In our view, this is a weird interpretation of the proviso. While the language includes as a product any container "other than a vehicle," it expressly excludes "any property" (other than such container) "rented to or located for use of others but not sold." This language squarely excludes the Dibble car, which was leased by Douglas but not sold. The proviso is consistent with the exclusionary clause previously discussed and raises no issue of fact as to the coverage furnished by the involved policy.
We think it not necessary to cite or discuss numerous cases called to our attention because each is dependent upon its own particular facts. It is sufficient to note the general rule to be employed in the interpretation of contracts of insurance, and particularly the effect to be given to an exclusionary clause. This being an Illinois case, we quote from the recent Illinois decision, Automobile Underwriters, Inc. v. Hardware Mutual Casualty Company, 120 Ill.App.2d 159, 256 N.E.2d 463, page 466:
"We are confronted with the task of interpreting the contracts of insurance and determining liability and responsibility thereunder. We must make this determination from the language used in the policies. Where the terms of an insurance policy are clear and unambiguous the court must give effect to the intent of the parties to the contract in accordance with the clear expression of agreement."
Couch on Insurance (2d), Volume 1, page 838, Sec. 15.93, cites many cases in support of the statement:
"Necessity of reasonable construction. The rule is that an exception or exclusion which is stated definitely and clearly must be given effect notwithstanding the limits which it places upon the coverage of the contract. Although the policy is interpreted in favor of the insured, an insurer should not be deprived by forced construction of stipulations in the contract which limits the risk which it assumes." (Italics supplied.)
We doubt if Douglas is entitled to a favorable interpretation of the involved policy for the reason, as we have shown, that this case in reality is between Hartford and Plaintiff Insurers rather than between Hartford and Douglas. We need not labor this point, however, because in any event the rule is of no benefit to Douglas because of the plain, unambiguous language of the exclusionary provisions.
In view of what we have held, we could appropriately conclude our opinion at this point. Even so, we are inclined to consider further Douglas' urgent contention that it was entitled to rely upon affidavits to show the intention of the parties and presumably upon parol testimony if it was awarded a trial on the factual issues. This contention obviously is predicated upon the premise which we have rejected, that there was ambiguity in the terms of the policy and particularly in the exclusionary clauses.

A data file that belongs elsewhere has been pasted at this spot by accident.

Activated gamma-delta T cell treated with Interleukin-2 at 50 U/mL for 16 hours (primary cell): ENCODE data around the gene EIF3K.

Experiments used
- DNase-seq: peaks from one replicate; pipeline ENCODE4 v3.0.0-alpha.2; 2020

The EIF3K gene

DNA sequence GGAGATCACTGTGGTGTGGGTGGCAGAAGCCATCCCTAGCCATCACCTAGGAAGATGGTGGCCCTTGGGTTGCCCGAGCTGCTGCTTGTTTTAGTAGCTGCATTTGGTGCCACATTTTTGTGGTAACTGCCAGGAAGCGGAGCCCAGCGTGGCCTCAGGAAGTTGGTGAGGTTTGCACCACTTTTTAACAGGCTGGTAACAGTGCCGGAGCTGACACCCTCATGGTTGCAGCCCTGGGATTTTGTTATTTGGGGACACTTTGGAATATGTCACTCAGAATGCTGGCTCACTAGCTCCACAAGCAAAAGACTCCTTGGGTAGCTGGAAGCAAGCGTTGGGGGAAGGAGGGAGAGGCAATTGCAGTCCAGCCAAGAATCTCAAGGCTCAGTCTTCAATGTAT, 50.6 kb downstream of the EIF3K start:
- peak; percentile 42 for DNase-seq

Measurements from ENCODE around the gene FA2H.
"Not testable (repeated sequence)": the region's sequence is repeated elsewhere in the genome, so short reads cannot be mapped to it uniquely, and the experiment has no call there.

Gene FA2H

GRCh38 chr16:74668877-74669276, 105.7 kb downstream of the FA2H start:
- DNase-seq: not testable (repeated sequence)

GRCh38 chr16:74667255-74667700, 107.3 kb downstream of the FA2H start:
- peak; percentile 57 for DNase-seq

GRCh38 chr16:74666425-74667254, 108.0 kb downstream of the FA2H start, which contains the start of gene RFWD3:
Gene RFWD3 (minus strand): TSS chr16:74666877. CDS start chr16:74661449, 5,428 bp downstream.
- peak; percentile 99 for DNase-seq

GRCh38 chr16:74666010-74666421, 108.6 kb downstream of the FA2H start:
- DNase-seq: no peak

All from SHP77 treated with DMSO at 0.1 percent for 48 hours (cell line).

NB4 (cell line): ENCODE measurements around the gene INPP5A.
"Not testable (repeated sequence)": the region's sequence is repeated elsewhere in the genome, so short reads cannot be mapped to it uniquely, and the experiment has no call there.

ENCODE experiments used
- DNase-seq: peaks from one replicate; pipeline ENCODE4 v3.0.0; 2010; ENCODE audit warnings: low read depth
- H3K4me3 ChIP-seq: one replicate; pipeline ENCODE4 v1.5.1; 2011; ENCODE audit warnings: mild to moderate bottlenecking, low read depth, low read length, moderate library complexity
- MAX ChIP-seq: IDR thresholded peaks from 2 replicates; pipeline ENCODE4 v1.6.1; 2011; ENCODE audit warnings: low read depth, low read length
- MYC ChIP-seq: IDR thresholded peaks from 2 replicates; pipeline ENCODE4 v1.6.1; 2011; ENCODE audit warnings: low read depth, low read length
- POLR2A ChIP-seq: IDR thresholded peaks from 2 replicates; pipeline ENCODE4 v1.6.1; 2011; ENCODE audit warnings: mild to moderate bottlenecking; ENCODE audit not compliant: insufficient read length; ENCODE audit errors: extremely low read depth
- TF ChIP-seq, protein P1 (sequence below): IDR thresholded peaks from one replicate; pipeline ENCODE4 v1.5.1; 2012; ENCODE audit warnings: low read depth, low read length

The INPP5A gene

The argument is based upon a declaration contained in the policy, that the business of the named insured is "Truck Leasing." On the following page of the policy, entitled "Premium Schedule," one of the hazards for which a premium was paid was "Products (Including Completed Operations)." A description of the products hazard is typed in as "Trucking." The term "Trucking" is further classified on the premium schedule as "Code No. 7174." The premium base for products coverage is "Sales," and under that heading appears the figure "$1,000,000." The premium paid for this coverage was $31.00. It is significant to note that the premium was charged for "Trucking" and not "Truck Leasing." It is argued that this $31.00 premium was for coverage on the leased truck which Dibble was operating at the time he received his injuries. It is obvious, we think, that if this premium purchased coverage for the Dibble truck it likewise purchased coverage for all of Douglas' leased trucks. The amount of the premium itself dispels any such notion, particularly in view of the fact that Plaintiff Insurers charged a premium of $21,883.00 for automobile coverage furnished plaintiff's lessee.
We discern nothing in the situation described which in any way contradicts, impairs or diminishes the exclusionary provision which, as we have shown, renders coverage inapplicable to leased trucks. If there be any doubt on this score, it is completely resolved by a provision at the top of the premium schedule page upon which Douglas' reliance is placed. It states:
"The descriptions of hazards and classifications stated below are subject to the exclusions, conditions and other terms of this policy."
In other words, the products coverage claimed by Douglas was specifically made subject to the exclusionary provisions of the policy, and Douglas is not entitled to prove by affidavit or otherwise that the policy covered a leased truck. There is no issue of material fact and the court did not err in allowing Hartford's motion for summary judgment.
The judgment appealed from is